SEATTLE — Mike Napoli is headed back to Texas, where he played in a World Series before going on to win one with Boston.

The first baseman was traded Friday to the Rangers from the Red Sox for a player to be named or cash. Boston also sent money to Texas as part of the deal, which came a week after baseball’s deadline for trading players without placing them on waivers.

Rangers General Manager Jon Daniels said reacquiring Napoli fills the team’s need for a right-handed bat with power.

“He is a guy who always hits lefties. It’s an area where we have struggled this year,” Daniels said on a conference call Friday night. “He is a guy we know. We know he’s going to fit our culture. He has a winning makeup.”

Minutes before the first pitch of Boston’s game at Detroit on Friday night, Napoli was removed from the lineup.

He batted .207 with 13 homers and 40 RBI in 98 games for the last-place Red Sox this year and can become a free agent after the season.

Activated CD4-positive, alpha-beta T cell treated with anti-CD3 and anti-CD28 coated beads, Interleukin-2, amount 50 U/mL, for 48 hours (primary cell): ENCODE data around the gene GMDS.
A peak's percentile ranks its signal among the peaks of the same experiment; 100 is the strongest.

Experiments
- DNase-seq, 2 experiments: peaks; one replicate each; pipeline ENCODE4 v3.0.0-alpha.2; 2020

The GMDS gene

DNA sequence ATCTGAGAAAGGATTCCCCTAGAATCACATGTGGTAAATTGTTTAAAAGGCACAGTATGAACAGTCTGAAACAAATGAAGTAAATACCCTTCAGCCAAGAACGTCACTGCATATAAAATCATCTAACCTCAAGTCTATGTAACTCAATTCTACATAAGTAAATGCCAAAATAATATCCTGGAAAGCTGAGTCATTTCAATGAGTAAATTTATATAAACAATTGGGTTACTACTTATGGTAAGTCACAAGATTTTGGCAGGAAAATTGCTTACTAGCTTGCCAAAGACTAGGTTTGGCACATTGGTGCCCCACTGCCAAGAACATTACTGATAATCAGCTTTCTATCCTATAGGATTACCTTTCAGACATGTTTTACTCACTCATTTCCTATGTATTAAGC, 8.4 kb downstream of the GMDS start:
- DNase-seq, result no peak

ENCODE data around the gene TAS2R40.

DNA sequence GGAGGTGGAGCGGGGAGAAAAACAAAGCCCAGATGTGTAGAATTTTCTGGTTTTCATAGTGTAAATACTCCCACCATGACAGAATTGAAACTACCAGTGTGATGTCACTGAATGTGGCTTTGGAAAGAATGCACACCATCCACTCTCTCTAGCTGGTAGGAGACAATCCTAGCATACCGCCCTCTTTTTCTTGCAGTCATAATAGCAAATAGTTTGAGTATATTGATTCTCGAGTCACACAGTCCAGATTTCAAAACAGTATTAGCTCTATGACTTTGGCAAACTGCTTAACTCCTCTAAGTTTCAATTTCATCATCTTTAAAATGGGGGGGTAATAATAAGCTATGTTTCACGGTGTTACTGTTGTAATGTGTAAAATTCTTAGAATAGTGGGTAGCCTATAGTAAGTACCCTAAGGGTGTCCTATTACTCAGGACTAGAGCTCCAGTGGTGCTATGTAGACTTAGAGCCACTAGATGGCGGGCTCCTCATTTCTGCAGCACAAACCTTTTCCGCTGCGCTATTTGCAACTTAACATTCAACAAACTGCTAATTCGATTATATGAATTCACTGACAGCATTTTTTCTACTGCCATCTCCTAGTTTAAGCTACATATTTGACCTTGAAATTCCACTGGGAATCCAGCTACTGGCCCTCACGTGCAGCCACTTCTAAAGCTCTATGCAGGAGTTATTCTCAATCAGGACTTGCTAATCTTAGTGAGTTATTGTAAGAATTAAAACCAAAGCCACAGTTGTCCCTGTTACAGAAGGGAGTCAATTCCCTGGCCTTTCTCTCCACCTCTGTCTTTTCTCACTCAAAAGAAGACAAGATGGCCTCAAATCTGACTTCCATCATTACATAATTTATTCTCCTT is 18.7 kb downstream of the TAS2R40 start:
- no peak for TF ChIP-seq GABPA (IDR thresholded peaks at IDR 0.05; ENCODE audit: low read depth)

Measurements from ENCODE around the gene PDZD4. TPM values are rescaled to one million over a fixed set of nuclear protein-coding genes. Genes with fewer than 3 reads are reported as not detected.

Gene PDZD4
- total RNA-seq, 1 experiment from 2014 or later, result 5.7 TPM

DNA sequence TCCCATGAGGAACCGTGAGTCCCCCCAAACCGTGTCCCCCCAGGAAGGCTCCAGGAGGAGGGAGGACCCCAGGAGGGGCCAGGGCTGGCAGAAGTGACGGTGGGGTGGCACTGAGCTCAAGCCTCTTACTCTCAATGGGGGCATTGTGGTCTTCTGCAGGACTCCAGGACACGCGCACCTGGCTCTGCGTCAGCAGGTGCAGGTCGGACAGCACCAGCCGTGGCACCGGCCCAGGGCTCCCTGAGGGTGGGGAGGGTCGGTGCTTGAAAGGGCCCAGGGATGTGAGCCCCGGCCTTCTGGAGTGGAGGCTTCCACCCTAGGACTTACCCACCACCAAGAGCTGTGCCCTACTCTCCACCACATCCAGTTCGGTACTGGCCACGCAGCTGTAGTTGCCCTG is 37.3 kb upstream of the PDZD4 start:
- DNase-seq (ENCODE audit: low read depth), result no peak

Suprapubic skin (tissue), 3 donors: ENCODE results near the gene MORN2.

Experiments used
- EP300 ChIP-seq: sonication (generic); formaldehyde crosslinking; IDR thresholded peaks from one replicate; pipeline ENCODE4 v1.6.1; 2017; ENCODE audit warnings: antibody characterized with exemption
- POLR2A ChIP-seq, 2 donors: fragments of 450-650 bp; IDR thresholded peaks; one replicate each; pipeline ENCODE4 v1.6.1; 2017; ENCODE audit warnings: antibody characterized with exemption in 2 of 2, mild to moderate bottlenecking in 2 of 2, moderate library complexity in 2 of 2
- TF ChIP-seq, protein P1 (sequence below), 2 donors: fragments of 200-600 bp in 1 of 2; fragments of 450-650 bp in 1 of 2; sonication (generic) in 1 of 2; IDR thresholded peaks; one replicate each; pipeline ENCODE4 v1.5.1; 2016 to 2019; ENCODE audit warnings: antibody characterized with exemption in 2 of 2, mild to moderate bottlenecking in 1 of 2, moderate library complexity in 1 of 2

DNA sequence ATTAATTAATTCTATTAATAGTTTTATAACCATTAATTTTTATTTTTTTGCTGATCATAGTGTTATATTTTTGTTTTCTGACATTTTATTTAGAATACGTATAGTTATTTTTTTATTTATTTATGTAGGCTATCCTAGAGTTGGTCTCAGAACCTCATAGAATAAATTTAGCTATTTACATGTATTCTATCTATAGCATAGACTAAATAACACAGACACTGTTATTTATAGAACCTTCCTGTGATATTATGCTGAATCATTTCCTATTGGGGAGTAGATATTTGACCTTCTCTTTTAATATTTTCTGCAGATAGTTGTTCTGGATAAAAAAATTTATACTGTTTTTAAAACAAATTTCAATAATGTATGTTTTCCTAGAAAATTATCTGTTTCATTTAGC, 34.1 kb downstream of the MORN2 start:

Napoli, 33, was a fan favorite during two productive years in Texas before signing with the Red Sox and helping them win the 2013 World Series.

He batted .320 with a career-high 30 homers as the Rangers won their second consecutive American League pennant in 2011. He hit .350 with two home runs and 10 RBI in the World Series loss to the St. Louis Cardinals.

The following season, Napoli had 24 home runs in 108 games and was the American League’s starting catcher in the All-Star Game.

With his return to Texas, Napoli is back in the playoff chase. The Rangers (54-53) had won four straight entering Friday night’s series opener against the Seattle Mariners and were 21/2 games behind in the race for the second American League wild-card berth. Texas was 51/2 behind the first-place Houston Astros in the American League West.

Napoli is expected to join the club Saturday, when the Rangers are set to face Seattle lefty Mike Montgomery.

Daniels said the initial plan is for Napoli to be the designated hitter or first baseman against left-handers.

The Rangers were hitting just .238 against left-handed pitching, ranking 24th in the majors.